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Communicating science: Yang Wang discusses drug resistance in COVID-19

By Bryan Goodchild and Kaylee Pugliese

UMass Chan Medical School Communications

January 24, 2022

Yang Wang, MD, PhD, professor of medicine and deputy director of product discovery at MassBiologics of UMass Chan Medical School, leads a team of scientists working to discover and develop antibody-based medicines for infectious diseases and to understand drug resistance in those medicines.

“The world is full of viruses that can cause human disease,” said Dr. Wang. “Some of them are well known, such as the flu virus, while others are new, such as SARS-CoV-2, the virus that can cause COVID-19.”

“Many viruses can be attacked naturally by the immune system so that we don’t get sick,” Wang said. “Other times, we take medicines to reduce the symptoms or destroy the virus. Some of these medicines are based on antibodies.”

Wang explains that antibodies are proteins that the immune system naturally makes to fight a virus and those that are made in a laboratory can also be used as a treatment to limit the amount of virus in the body; these are called antibody-based antiviral medicines. Wang used COVID-19 as an example.

“The anti-COVID antibody was designed to attach to a protein on the surface of the virus called the spike protein. Antibodies designed for the spike protein may block the virus from attaching to cells, making it more difficult to reproduce and causing harm in the human body,” Wang said.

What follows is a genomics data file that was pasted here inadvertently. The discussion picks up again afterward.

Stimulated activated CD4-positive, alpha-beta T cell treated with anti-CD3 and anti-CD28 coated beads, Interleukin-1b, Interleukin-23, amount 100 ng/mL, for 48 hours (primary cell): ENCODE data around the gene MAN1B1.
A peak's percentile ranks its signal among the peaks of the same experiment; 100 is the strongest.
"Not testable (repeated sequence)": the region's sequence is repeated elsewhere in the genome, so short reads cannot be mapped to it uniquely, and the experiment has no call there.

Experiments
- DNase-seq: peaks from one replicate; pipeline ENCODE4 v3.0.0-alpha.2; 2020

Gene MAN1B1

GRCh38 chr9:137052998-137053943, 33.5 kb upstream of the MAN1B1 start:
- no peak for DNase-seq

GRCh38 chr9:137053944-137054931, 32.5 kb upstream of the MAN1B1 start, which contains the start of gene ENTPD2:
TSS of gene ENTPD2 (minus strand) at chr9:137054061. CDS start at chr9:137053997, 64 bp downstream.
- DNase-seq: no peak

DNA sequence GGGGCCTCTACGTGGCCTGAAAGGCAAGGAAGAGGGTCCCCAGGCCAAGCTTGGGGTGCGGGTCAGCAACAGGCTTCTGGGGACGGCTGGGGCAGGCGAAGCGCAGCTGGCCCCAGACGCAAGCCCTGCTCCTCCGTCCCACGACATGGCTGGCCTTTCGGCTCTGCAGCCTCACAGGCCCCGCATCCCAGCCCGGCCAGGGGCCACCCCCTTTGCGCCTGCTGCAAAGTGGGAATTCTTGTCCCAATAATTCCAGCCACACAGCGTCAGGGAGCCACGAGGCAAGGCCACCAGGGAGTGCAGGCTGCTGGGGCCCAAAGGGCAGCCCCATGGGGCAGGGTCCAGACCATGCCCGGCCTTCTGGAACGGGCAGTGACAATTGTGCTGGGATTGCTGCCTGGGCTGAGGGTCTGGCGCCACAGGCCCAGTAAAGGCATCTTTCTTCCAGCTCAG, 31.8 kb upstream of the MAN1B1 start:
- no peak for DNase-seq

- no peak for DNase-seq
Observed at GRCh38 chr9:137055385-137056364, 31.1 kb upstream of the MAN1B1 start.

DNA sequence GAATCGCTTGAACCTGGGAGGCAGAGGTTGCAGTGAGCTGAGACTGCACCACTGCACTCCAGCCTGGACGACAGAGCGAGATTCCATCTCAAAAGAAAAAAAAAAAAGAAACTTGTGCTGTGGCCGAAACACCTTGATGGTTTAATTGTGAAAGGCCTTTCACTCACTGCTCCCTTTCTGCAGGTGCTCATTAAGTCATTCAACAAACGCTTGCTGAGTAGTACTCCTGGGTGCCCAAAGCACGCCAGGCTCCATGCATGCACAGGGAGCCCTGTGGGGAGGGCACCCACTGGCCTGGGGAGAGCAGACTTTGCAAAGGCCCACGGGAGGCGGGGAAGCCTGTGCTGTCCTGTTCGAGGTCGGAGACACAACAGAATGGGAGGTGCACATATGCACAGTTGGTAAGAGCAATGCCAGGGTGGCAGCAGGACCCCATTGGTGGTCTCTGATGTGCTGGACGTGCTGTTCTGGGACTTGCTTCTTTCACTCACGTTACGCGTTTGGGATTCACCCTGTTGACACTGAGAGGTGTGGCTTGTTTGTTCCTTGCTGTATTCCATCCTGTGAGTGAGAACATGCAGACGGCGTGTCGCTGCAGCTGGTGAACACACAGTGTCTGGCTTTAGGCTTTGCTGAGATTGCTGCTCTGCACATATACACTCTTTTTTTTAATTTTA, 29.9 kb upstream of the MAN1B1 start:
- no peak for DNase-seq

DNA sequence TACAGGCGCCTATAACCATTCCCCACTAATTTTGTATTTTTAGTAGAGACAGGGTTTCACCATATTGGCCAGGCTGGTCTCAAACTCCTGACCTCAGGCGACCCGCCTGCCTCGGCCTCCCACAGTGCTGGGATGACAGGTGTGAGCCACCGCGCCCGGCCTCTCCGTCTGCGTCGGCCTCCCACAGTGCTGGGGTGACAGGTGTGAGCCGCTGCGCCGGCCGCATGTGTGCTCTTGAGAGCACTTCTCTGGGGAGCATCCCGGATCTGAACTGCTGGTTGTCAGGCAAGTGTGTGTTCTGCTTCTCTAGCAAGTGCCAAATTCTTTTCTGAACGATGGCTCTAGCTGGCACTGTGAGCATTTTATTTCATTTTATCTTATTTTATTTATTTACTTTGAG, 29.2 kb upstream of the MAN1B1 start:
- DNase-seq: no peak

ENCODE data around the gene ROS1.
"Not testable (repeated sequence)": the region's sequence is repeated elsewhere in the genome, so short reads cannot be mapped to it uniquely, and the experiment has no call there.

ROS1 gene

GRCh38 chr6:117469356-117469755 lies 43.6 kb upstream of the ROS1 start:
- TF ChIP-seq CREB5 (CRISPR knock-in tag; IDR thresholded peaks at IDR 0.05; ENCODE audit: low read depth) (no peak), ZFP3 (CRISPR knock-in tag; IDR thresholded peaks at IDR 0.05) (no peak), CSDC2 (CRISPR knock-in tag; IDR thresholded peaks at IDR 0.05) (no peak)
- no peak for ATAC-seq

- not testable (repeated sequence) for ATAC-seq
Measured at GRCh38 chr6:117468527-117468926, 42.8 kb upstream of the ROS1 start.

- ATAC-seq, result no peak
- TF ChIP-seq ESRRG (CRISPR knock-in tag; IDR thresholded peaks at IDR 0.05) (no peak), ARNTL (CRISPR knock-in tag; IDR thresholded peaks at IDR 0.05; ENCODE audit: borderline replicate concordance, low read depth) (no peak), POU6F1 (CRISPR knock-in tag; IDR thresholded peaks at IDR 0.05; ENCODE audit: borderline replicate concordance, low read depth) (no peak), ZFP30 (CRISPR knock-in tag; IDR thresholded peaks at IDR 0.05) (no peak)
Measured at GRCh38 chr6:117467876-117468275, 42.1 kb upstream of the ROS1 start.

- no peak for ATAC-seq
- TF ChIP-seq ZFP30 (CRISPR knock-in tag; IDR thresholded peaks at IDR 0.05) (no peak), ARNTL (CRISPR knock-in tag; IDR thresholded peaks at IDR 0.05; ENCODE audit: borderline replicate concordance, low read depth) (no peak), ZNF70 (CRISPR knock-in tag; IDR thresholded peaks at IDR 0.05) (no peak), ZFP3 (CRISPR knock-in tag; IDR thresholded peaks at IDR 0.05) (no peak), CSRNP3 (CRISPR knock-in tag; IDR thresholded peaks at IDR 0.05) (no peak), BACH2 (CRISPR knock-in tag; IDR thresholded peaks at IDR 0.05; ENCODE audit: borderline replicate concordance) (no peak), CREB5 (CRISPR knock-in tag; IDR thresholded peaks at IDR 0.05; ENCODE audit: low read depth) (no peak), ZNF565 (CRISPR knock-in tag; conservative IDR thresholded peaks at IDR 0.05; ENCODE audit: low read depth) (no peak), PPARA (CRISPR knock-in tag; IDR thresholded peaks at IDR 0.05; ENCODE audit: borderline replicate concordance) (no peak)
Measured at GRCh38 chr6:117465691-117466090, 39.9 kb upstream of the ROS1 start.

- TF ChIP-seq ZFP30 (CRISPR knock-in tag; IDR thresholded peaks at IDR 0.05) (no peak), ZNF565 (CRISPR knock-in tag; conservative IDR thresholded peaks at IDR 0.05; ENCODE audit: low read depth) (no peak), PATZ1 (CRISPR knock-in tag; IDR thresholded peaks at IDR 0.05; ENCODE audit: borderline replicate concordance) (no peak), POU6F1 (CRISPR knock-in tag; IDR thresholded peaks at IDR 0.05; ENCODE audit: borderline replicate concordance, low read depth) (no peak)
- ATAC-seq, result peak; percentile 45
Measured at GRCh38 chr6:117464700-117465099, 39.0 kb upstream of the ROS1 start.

Viruses are uniquely experts at changing their structure to adapt to their new environment, according to Wang. These changes can happen quickly and frequently allow the virus to reproduce and make new copies of itself. The virus could then overcome the natural immune system or become resistant to treatment.

“Of course, we want our antibody medicine to keep the virus at bay,” Wang said.

The approach Wang and her team use to combat resistance is to combine several antibodies to create an antibody cocktail. Each antibody in the cocktail connects to its own specific site on the virus. If the virus changes, the other antibodies can still attach to the virus and keep it from infecting human cells.

“In this case, our antiviral medicine will still work even with the new virus variants,” Wang said.

To successfully design this type of medicine, Wang works with a team of scientists that includes immunologists, structural biologists, chemists and physicians.

Using libraries of antibodies, the scientists select neutralizing antibodies that bind to different areas of the virus. Once a new cocktail is formulated, it is evaluated by physicians in human clinical trials.

“This approach can be used to resolve drug resistance for antibody-based antiviral medicines,” Wang said.

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